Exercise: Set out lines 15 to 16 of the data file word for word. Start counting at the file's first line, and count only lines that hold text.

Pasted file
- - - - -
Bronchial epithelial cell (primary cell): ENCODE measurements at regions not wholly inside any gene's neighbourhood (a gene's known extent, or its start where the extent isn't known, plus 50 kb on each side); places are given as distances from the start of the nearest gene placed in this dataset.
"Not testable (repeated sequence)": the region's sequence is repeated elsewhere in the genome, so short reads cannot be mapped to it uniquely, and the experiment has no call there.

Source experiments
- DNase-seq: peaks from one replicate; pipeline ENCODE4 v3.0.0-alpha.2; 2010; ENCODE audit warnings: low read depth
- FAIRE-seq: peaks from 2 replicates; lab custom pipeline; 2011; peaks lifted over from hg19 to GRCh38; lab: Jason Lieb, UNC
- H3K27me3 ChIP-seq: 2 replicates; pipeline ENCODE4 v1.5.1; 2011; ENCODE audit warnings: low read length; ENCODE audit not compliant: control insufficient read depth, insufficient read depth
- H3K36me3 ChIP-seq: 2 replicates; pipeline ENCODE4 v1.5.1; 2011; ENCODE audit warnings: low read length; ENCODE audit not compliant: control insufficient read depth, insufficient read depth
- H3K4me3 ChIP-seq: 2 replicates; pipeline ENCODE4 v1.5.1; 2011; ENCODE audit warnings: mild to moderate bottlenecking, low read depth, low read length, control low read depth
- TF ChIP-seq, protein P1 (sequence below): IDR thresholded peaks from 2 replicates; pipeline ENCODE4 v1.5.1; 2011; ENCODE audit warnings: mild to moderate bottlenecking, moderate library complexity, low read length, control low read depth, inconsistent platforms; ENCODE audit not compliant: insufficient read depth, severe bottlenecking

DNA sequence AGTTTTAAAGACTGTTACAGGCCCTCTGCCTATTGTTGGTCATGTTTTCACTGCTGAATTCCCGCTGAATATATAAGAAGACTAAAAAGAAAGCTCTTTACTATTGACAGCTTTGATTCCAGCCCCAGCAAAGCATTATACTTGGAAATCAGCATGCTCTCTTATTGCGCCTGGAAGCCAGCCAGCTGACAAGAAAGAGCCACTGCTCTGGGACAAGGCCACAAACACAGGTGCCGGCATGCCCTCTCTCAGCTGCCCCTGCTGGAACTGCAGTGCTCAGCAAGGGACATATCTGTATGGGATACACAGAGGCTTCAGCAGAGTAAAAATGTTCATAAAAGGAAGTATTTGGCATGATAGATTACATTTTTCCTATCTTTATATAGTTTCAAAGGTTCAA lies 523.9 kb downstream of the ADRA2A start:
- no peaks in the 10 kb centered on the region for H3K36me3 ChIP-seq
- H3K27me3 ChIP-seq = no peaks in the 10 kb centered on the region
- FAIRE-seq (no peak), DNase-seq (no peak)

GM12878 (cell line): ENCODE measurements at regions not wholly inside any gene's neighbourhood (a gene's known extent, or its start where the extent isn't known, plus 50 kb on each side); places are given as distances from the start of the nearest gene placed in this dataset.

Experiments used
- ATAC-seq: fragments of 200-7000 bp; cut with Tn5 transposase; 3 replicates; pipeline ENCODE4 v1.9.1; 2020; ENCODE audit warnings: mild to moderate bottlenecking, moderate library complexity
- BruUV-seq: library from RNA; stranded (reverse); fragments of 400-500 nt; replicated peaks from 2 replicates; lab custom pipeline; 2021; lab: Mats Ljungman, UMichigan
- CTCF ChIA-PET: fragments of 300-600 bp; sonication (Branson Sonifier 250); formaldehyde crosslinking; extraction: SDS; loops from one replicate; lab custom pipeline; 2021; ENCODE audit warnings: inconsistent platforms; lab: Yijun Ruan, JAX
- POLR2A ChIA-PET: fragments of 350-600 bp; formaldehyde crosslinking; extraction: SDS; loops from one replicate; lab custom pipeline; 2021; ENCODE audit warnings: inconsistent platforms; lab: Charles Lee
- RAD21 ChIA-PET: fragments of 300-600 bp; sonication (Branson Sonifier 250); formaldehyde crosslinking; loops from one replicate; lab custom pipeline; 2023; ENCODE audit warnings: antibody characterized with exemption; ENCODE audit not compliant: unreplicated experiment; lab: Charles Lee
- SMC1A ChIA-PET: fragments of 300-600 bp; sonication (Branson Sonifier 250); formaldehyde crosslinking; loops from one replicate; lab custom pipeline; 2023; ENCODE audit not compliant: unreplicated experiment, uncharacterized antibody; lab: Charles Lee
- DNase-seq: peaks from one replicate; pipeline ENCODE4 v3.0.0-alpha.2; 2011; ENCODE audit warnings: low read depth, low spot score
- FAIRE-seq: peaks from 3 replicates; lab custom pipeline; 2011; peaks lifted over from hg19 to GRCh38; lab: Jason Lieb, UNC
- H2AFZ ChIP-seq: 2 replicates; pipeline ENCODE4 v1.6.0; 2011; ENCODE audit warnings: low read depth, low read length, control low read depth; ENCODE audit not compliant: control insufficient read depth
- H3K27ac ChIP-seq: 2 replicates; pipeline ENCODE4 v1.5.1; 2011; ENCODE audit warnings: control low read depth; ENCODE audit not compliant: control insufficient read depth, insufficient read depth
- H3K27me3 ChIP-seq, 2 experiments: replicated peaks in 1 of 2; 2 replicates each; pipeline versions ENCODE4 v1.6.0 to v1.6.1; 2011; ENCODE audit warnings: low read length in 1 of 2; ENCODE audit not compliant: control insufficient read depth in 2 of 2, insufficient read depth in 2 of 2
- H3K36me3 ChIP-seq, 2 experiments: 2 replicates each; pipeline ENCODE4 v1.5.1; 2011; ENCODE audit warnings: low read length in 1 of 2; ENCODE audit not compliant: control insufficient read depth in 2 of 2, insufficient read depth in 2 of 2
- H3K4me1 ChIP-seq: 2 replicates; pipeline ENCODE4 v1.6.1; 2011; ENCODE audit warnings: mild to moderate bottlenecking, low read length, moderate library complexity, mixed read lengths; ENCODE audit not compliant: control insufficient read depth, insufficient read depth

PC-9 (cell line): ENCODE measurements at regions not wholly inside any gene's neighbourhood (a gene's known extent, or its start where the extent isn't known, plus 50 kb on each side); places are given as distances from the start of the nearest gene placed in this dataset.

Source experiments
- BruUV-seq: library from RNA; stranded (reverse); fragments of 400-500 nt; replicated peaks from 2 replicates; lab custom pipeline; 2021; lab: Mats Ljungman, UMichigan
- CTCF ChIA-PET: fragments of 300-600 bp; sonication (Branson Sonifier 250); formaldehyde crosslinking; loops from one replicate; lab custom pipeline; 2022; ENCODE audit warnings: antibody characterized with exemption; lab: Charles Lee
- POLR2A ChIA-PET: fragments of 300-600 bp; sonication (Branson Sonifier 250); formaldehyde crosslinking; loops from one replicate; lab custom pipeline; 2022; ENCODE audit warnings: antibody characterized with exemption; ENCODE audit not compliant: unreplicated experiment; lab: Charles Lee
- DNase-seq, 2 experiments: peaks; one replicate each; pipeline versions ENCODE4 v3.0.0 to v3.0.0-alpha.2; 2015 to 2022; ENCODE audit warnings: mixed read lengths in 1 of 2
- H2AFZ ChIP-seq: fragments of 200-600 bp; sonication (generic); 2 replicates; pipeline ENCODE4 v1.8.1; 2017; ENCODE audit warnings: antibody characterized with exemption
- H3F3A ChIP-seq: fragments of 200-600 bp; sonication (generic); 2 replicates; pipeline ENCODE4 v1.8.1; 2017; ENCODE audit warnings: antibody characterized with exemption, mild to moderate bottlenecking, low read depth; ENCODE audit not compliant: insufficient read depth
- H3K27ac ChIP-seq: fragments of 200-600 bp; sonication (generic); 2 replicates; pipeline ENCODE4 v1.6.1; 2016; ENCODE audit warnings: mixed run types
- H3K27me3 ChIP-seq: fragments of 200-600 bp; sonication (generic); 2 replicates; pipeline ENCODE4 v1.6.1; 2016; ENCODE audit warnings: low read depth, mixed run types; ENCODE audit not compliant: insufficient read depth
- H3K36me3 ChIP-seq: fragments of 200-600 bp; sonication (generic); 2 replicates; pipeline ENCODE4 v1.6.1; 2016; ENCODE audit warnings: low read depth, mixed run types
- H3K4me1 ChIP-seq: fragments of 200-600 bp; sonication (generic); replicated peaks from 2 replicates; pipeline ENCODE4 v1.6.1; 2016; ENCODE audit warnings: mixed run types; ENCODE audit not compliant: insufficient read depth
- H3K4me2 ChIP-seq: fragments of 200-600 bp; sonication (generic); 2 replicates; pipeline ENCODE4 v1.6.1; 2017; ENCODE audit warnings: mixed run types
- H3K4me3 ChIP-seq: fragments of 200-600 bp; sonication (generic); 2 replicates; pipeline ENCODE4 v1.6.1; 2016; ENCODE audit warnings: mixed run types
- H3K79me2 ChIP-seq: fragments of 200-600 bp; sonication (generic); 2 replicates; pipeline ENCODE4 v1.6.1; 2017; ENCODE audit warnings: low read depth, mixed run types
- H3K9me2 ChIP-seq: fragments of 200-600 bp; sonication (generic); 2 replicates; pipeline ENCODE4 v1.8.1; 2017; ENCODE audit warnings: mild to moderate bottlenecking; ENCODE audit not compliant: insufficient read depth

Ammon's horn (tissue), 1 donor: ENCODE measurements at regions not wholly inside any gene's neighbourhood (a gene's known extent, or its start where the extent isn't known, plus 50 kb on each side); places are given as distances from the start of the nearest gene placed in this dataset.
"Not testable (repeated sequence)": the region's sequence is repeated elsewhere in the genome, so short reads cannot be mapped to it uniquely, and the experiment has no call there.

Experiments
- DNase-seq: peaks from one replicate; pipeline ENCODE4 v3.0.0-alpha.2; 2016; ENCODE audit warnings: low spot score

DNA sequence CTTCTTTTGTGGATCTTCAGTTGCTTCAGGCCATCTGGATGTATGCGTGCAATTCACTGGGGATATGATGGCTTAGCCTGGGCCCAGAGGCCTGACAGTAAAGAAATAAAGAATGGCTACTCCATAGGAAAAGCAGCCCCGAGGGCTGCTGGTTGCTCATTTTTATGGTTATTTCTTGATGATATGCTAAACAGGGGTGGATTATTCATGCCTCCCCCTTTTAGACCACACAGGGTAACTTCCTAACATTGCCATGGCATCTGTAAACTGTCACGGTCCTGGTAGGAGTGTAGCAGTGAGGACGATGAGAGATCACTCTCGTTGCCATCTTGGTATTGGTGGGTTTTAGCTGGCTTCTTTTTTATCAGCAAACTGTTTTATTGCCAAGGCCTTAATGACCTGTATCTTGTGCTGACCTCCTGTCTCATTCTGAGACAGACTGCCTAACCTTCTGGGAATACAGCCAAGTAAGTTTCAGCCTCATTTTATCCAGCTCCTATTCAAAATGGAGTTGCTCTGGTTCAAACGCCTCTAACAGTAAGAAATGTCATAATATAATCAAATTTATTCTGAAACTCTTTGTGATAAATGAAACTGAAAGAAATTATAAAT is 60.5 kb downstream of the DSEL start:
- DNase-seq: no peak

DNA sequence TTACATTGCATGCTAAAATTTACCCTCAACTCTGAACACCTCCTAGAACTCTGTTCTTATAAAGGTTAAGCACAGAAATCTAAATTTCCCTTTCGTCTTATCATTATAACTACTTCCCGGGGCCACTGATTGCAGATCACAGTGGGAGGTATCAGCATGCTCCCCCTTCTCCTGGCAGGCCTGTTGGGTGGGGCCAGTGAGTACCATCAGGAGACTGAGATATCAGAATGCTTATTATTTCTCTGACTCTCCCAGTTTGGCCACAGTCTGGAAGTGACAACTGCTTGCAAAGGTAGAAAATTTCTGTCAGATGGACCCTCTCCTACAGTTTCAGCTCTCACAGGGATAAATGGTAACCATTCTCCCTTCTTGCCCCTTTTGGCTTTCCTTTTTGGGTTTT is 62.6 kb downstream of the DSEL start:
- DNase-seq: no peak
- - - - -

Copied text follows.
Experiments used
- ATAC-seq: fragments of 200-7000 bp; cut with Tn5 transposase; 3 replicates; pipeline ENCODE4 v1.9.1; 2020; ENCODE audit warnings: mild to moderate bottlenecking, moderate library complexity